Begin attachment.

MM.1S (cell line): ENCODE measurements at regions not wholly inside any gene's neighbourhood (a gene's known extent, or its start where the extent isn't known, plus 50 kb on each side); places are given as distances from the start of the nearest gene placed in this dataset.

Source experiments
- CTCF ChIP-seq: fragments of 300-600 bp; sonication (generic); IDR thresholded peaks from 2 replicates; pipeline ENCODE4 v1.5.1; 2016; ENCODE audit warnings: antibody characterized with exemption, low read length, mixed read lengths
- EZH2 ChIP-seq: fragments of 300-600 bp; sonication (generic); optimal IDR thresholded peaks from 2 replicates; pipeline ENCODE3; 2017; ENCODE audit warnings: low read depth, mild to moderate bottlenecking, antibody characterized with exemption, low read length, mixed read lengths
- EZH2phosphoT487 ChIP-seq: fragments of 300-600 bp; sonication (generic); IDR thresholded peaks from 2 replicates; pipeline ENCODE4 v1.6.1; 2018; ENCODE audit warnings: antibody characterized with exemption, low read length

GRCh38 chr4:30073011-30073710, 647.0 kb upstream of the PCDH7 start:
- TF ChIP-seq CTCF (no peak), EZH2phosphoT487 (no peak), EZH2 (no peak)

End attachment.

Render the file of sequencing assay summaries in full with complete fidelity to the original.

MM.1S (cell line): ENCODE measurements at regions not wholly inside any gene's neighbourhood (a gene's known extent, or its start where the extent isn't known, plus 50 kb on each side); places are given as distances from the start of the nearest gene placed in this dataset.

Source experiments
- CTCF ChIP-seq: fragments of 300-600 bp; sonication (generic); IDR thresholded peaks from 2 replicates; pipeline ENCODE4 v1.5.1; 2016; ENCODE audit warnings: antibody characterized with exemption, low read length, mixed read lengths
- EZH2 ChIP-seq: fragments of 300-600 bp; sonication (generic); optimal IDR thresholded peaks from 2 replicates; pipeline ENCODE3; 2017; ENCODE audit warnings: low read depth, mild to moderate bottlenecking, antibody characterized with exemption, low read length, mixed read lengths
- EZH2phosphoT487 ChIP-seq: fragments of 300-600 bp; sonication (generic); IDR thresholded peaks from 2 replicates; pipeline ENCODE4 v1.6.1; 2018; ENCODE audit warnings: antibody characterized with exemption, low read length

GRCh38 chr4:30073011-30073710, 647.0 kb upstream of the PCDH7 start:
- TF ChIP-seq CTCF (no peak), EZH2phosphoT487 (no peak), EZH2 (no peak)